Visitors to the Negev and farm guests are welcome to take an illustrated map and tour the area.
· Take a self-guided tour of the rock engravings and ancient burial sites.
· Enjoy the view and the beautiful sunsets from the lookout points.
· Visit the fruit orchard on the farm.
· Conclude your tour with wine tasting at the winery.
Individuals can tour the farm free of charge without previous arrangement. There is a charge for wine tasting.
Guided gvroup tours are available for a fee and must be arranged in advance.
Click the map to enlarge and print the map and the information on the back.
Carmey Avdat Farm We, Hannah and Eyal Izrael, founded Carmey Avdat Farm in 1998. Our dreams of building a farm in the Negev, cultivating grapes, and making wine became a reality thanks to the Wine Route Project. During our search for a site to establish our farm we discovered a hidden riverbed with the remains of an ancient farm and vineyard, and immediately fell in love with the site. We planted our vineyards on the ancient terraces and they are irrigated by the desert floodwaters – exactly as they were in ancient times. We planned and built the buildings on the farm while ensuring that they did not disrupt the natural surroundings. The guest cabins blend into the panorama, enabling guests to enjoy the majestic desert view. The cabins are surrounded by trees that are indigenous to Israel, and the water from the natural rock bathing pools is used to irrigate the orchards. The ground was carefully restored and all infrastructures are buried underground. The farm employs ecological practices such as recycling water and waste materials, and produces its electricity by means of solar energy. Our wines are produced in a family-run boutique winery, and the farm is open to visitors for tours and wine-tasting. Our shop sells the farm's products as well as produce and crafts from artists living in the surrounding area. Our farm workers are young Israelis who have completed their military service, together with members of the neighboring Bedouin communities, with whom we have friendly relations. Our children play an active role in making decisions and performing chores on the farm.
Archeological Remains on the Farm By Yigal Granot Terraces are stone walls that extend across the riverbeds. The terraces act as a water saving mechanism by slowing down the flow of water during flash floods, enabling it to penetrate into the soil and to be utilized by plants during the dry season. Terraces also protect the soil by preventing erosion by the floodwaters, and creating fields for raising grain, vineyards, olives, and other crops. Diversion Canals are stone walls that are built from a single layer of stones extending along the entire length of the slopes. These walls usually begin under steps or rock surfaces and continue along the length of the slope to the cultivated fields. These walls function as diversion canals or ancient water pipes that increase the amount of water that reaches the fields. There are two such canals on the farm – one on the slope and another that begins outside the farm that leads to the saddle near the rock drawings. Tumulus (plural Tumuli) Tumuli are mountain or pyramid-shaped mounds of stones commonly found on the tops of mountains and hilltops in the Negev. According to research, the tumuli were temporary graves in which nomads were buried during their journeys in the desert as part of the rituals for honoring the dead. Nomads would return to the spot several years later to retrieve the bones and transferred them to a permanent burial place in a cemetery close to a ritual center. Some of the tumuli are monuments that were built to commemorate pacts between different tribes or to mark important events. The tumuli are approximately 4,200 years old. Rock Drawings are carvings that were carved over the years in ironized limestone rock. Exposure to the air has caused the large deposits of iron oxides in the limestone rocks to rust and blacken over time. These drawing are typical of nomads in desert regions of the Middle East. Most have a religious context and constitute a symbolic language in which the artists appealed to the heavenly forces to aid them in their troubles. Other drawings were made to communicate with other shepherds – similar to today's communications on a friend's wall on Facebook. The rock drawings on the farm are from 4,200 years ago and extend through the Nabbatean, Byzantine, and ancient Arab periods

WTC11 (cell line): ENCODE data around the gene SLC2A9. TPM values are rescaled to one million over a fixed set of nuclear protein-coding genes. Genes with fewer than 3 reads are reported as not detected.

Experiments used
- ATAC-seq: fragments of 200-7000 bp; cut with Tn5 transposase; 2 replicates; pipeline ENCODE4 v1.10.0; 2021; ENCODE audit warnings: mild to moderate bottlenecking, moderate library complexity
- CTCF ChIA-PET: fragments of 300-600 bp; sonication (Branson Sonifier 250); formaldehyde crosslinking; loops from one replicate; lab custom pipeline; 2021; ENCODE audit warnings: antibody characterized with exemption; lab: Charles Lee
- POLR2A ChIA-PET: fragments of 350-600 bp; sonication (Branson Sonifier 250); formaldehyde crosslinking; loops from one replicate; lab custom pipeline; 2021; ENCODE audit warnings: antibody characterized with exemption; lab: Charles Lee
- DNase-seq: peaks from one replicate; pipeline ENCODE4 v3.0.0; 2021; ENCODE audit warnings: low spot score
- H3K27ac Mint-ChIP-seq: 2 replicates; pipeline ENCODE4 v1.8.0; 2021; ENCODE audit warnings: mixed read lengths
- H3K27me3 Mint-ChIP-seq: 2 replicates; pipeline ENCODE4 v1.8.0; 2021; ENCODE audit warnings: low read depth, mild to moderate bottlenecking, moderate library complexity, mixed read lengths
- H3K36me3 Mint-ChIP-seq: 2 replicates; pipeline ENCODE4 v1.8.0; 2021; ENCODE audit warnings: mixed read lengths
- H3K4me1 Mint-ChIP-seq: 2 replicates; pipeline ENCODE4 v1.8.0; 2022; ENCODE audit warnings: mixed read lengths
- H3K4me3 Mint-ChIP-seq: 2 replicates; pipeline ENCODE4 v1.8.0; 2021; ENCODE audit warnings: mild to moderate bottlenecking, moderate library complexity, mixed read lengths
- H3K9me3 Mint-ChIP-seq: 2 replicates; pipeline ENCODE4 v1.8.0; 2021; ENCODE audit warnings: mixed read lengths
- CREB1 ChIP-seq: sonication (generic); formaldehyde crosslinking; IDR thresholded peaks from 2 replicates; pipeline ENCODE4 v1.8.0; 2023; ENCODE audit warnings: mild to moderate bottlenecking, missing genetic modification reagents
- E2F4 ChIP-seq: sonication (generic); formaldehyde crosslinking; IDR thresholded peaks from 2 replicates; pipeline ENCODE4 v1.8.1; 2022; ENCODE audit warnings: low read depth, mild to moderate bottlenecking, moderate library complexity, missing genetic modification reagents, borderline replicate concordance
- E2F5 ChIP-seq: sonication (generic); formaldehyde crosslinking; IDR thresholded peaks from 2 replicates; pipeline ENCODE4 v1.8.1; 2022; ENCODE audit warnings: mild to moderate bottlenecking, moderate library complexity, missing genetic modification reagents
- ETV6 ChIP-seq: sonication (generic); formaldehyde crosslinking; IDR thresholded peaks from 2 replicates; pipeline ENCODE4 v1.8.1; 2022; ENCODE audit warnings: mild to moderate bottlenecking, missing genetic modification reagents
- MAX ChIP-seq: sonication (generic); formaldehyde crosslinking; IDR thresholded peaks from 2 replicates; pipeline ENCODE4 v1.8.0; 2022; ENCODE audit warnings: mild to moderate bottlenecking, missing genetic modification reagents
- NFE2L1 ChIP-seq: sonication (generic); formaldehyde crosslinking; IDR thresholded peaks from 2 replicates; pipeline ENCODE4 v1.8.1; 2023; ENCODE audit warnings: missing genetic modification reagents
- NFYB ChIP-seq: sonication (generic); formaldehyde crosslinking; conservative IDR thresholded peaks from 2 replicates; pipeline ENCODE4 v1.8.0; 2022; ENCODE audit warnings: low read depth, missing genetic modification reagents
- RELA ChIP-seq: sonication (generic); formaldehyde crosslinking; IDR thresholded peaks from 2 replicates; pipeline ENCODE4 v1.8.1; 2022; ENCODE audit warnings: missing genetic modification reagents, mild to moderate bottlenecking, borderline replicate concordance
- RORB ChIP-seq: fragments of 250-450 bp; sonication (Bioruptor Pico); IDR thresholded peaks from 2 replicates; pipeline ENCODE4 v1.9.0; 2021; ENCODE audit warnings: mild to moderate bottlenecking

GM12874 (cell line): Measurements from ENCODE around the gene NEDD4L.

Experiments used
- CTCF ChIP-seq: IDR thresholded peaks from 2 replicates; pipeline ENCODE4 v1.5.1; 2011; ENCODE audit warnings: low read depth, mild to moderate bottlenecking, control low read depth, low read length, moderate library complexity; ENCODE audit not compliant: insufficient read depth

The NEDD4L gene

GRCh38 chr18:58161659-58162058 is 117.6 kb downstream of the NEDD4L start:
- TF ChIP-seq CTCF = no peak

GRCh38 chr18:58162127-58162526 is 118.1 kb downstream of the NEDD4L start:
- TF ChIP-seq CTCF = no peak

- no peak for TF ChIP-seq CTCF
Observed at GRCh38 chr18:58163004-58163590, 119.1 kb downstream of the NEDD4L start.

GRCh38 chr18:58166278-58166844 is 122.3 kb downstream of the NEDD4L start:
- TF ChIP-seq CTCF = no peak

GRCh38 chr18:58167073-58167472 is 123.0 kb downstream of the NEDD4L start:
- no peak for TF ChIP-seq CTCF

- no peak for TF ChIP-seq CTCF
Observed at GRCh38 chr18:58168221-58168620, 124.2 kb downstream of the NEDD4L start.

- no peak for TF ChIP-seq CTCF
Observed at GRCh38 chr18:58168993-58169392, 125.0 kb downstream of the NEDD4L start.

Carmey Avdat Winery
Eyal learned the secrets of winemaking from Yuval Ben-Shoshan from Kibbutz Bror Chayil, and our first wines were produced there. We realized that the wine had to be produced in the same place that the grapes are grown. Making wine in a boutique winery allows the winemaker to experiment and try different flavors and processes. The fascinating process combines cultivating grapes together with researching possibilities of producing various wines using different processes. Our grapes have a unique flavor and aroma that are characteristic of the Negev and differ greatly from grapes grown in other areas. We attempt to preserve these unique flavors during the winemaking process.
Carmey Avdat is currently adding new varieties of grapes in order to assess additional types of wines that are suitable to the Negev. We produce Cabernet Sauvignon and Merlo from the classic varieties of grapes that grow on the farm as well as a young, refreshing rosé suitable for summer desert evenings and a light, red wine called Somek. Our sweet dessert wine is produced by utilizing the extreme desert conditions.
Carmey Avdat's newest wine – Tishrei - is a kosher L'mahadrin wine that is also kosher for Passover.
Rock Engraving Park Trail
Hiking Route from Carmey Avdat Farm to the Rock Engraving Park and Salam El Wadj's Bedouin Tent
The route is a circular hiking path about 4.5 kilometers long that leads from the farm to the Rock Engraving Park, continues to Salem Al Wadj's Bedouin tent, and returns to the farm.
The route begins next to the winery on the farm and is marked with pictograms of ancient rock drawings that we engraved on local rocks.
The road leads up to a group of rock engravings on the farm and reaches a gate in the fence. (Please close the gate with the chain after you go out.)
Cross the dirt road towards the Lippa Gal Lookout and enter the Rock Engraving Park.
There are two routes in the park that are marked in red and green that appear on the attached map. We recommend taking the longer route that leads to several groups of rock engravings.
The end of the route joins a dirt road that continues to Salem Al Wadj's Tent, where you can stop to enjoy a cup of Bedouin tea, pita bread with goat cheese, or a light meal.
After you leave the tent walk back a short distance along the dirt road. Continue on the road alongside the electric poles until you reach the dirt road that you crossed when you left the farm.